What is astonishing about this is not that there are Catholic priests who have a low opinion of their superiors, but that they are prepared to share this with the general public. The price of moving into the mainstream is that you get treated like any other mainstream organisation. This is going to be a painful lesson to learn, but not, perhaps, as painful as being brought up by Sister Alphonso, a Scottish nun who is facing 23 charges of cruelty to children at an orphanage she ran, one of which gave rise to a truly wonderful headline in the Daily Express: "Nun choked girl with Curly Wurly". Anne Montgomery, now 35, told a court in Aberdeen "I hate the doors and windows in my house being left open because I am scared Sister Alphonso will come in." She also described how her younger sister had been caught stealing sweets: "Sister Alphonso came into the room with a bag of sweets. She took a Curly Wurly out , got Gracieís head back and put the whole bar down her throat."

More from the home life of Anne Atkins in the Mail on Sunday: this time a rather confusing story of how her daughter Serena was suspected of being a victim of sexual abuse after a long period of bullying at school, and what was obviously a traumatic examination in hospital "Her screams could be heard two corridors away." The suspicions never went further than interrogation, but they made a long and juicy piece. This was not, I think , the same daughter as ran away from home aged twelve a couple of years ago but it may have been the one who, in an early Telegraph column, supplied "One of my most treasured images of childhood Ö our five-year-old lying in front of a fire reading a book about sex to her brother, aged four and two, and explaining it to them. The three of them had no shame, or embarrassment, or prurience, but a truly innocent interest and delight in the way the God and parents, make babies."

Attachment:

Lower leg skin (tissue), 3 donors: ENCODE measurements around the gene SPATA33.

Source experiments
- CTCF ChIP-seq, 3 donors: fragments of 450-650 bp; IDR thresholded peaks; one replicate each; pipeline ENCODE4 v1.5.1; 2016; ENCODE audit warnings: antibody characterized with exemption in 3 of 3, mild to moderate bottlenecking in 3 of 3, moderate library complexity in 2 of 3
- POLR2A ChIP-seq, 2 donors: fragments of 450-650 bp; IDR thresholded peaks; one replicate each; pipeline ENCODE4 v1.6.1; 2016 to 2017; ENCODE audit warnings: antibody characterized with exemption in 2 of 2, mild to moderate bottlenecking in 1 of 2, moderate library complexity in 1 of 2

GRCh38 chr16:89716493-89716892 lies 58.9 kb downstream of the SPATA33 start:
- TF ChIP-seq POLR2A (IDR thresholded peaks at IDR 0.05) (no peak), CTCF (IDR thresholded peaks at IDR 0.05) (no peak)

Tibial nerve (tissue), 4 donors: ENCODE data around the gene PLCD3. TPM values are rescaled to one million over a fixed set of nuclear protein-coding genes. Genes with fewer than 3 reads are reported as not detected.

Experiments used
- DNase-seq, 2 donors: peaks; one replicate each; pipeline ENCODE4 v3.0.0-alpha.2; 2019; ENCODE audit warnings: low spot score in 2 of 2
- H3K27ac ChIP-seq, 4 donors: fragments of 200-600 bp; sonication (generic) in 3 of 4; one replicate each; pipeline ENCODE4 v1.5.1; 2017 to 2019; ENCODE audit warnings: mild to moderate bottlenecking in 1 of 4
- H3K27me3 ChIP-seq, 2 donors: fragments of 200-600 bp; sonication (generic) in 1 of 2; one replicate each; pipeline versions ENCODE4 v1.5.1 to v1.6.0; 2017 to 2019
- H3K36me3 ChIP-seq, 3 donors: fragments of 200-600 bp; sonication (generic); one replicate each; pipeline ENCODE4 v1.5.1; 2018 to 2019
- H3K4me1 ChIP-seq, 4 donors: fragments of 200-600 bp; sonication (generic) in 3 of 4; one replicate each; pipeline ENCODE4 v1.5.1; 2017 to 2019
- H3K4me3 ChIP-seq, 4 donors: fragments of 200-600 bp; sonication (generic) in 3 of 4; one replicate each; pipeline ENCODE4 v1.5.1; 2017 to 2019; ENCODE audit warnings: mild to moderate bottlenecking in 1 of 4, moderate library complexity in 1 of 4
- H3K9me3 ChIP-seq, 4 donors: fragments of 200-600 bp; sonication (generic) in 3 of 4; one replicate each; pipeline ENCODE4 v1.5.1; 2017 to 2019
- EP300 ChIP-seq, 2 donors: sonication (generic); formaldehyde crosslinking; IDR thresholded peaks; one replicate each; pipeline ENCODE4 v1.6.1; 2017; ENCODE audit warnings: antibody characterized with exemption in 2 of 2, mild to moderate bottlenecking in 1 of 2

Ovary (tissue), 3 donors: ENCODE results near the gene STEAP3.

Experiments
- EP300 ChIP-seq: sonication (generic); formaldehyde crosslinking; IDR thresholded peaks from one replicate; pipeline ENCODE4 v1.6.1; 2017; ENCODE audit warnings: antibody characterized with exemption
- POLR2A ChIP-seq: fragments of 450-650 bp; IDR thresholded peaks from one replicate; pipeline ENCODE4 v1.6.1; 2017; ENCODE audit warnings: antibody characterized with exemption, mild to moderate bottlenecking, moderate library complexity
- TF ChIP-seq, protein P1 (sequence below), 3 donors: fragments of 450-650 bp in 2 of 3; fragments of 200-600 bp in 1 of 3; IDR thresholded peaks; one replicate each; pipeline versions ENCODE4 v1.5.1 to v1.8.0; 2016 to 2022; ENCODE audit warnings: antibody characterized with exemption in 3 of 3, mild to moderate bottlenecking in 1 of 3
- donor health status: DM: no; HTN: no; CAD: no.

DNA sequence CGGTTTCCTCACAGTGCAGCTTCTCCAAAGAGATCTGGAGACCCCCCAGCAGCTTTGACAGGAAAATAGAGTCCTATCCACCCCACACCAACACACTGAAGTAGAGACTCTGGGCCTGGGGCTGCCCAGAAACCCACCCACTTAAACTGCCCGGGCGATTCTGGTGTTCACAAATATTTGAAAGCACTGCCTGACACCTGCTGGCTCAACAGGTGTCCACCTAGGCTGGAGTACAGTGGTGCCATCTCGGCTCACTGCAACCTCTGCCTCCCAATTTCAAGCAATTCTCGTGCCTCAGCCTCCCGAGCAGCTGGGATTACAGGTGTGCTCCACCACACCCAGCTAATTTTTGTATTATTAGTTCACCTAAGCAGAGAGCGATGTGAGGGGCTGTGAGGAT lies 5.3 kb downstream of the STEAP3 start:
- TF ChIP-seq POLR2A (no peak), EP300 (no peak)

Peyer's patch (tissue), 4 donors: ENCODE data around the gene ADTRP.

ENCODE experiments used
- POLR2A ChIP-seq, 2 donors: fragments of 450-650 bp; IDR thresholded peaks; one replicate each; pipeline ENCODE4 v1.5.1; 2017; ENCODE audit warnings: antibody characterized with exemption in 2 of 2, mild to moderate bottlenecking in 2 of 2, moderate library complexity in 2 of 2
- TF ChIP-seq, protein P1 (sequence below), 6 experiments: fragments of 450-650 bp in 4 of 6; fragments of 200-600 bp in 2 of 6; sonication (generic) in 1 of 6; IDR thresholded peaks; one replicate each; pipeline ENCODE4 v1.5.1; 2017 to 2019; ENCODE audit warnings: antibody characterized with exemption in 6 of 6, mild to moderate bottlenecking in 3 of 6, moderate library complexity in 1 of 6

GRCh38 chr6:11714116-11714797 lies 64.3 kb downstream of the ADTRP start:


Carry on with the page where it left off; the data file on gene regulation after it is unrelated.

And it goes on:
From the Times came the news that the latest must-have accessory is a "personal spiritual adviser". Noreen Taylor put the case in terms that come naturally to colour supplement readers: Many people in a modern service-oriented [no, not that kind of service] think that Ďchurchí is so nineteenth century. It involves being somewhere at the same time every Sunday, sticking to a schedule. It takes up time. I means meeting people you would rather not see. Itís also so unspecific, universalising rather than personalising the experience. Church is high street chain-store religion."

I canít work out whether this was meant to be ironic: certainly none of the people she interviewed were nearly so crass. They didnít understand they were in the business of supplying spirituality to customers too important to be bothered with merely human contact.